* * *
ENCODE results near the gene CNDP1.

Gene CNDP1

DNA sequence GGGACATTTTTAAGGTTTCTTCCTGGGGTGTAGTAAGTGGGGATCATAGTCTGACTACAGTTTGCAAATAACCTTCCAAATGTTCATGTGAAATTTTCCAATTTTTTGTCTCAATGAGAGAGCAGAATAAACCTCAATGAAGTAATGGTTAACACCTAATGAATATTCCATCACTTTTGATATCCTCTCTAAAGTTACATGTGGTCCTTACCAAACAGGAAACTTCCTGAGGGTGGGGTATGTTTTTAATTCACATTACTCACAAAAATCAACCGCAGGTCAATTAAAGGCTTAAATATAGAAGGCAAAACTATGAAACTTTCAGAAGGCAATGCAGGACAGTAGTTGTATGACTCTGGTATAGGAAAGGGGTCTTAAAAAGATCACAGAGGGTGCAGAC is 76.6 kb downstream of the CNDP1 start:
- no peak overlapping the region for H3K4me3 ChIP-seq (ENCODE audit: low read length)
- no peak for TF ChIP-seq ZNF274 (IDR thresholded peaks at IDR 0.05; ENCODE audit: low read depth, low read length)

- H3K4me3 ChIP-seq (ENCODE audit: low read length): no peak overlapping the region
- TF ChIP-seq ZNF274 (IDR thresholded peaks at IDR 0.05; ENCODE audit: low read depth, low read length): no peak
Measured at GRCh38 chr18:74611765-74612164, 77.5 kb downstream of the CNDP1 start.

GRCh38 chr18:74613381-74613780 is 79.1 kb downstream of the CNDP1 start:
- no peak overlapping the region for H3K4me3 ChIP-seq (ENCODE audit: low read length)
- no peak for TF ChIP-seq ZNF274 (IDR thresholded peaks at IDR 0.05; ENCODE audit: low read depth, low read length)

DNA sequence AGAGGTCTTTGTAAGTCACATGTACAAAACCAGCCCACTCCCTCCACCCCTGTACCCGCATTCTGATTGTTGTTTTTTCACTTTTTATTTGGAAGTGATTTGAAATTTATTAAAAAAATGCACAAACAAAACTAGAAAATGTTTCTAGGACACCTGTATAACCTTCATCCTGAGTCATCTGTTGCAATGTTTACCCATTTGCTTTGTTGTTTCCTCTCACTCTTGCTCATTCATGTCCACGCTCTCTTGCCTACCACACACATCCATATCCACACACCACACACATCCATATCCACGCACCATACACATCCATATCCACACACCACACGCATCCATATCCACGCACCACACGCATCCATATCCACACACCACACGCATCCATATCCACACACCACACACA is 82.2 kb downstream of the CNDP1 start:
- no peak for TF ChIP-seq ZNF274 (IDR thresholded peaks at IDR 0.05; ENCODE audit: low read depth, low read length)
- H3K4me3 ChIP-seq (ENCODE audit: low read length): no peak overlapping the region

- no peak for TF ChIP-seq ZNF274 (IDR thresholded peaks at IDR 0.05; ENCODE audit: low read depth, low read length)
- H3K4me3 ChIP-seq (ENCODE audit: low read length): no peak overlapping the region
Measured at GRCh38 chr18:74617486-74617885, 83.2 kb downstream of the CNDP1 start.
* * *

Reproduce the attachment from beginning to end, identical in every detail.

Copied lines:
ENCODE results near the gene CNDP1.

Gene CNDP1

DNA sequence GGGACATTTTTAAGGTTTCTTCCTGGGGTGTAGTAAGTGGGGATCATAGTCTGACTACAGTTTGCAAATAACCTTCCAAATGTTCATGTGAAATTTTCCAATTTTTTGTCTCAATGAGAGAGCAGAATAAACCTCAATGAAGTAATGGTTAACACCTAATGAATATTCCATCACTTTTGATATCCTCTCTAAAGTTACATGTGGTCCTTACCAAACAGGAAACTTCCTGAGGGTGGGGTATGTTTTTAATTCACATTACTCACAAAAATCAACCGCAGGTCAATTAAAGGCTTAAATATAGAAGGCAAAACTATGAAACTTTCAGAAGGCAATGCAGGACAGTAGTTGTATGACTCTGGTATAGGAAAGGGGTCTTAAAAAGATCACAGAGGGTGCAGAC is 76.6 kb downstream of the CNDP1 start:
- no peak overlapping the region for H3K4me3 ChIP-seq (ENCODE audit: low read length)
- no peak for TF ChIP-seq ZNF274 (IDR thresholded peaks at IDR 0.05; ENCODE audit: low read depth, low read length)

- H3K4me3 ChIP-seq (ENCODE audit: low read length): no peak overlapping the region
- TF ChIP-seq ZNF274 (IDR thresholded peaks at IDR 0.05; ENCODE audit: low read depth, low read length): no peak
Measured at GRCh38 chr18:74611765-74612164, 77.5 kb downstream of the CNDP1 start.

GRCh38 chr18:74613381-74613780 is 79.1 kb downstream of the CNDP1 start:
- no peak overlapping the region for H3K4me3 ChIP-seq (ENCODE audit: low read length)
- no peak for TF ChIP-seq ZNF274 (IDR thresholded peaks at IDR 0.05; ENCODE audit: low read depth, low read length)

DNA sequence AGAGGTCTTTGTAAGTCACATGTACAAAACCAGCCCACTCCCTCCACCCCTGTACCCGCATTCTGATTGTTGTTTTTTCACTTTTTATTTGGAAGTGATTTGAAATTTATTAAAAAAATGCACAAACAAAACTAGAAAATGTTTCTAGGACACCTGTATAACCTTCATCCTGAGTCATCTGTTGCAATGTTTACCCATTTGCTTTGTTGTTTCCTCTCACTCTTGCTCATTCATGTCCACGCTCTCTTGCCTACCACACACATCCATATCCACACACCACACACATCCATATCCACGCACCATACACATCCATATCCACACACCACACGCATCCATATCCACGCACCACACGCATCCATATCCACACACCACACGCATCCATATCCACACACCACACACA is 82.2 kb downstream of the CNDP1 start:
- no peak for TF ChIP-seq ZNF274 (IDR thresholded peaks at IDR 0.05; ENCODE audit: low read depth, low read length)
- H3K4me3 ChIP-seq (ENCODE audit: low read length): no peak overlapping the region

- no peak for TF ChIP-seq ZNF274 (IDR thresholded peaks at IDR 0.05; ENCODE audit: low read depth, low read length)
- H3K4me3 ChIP-seq (ENCODE audit: low read length): no peak overlapping the region
Measured at GRCh38 chr18:74617486-74617885, 83.2 kb downstream of the CNDP1 start.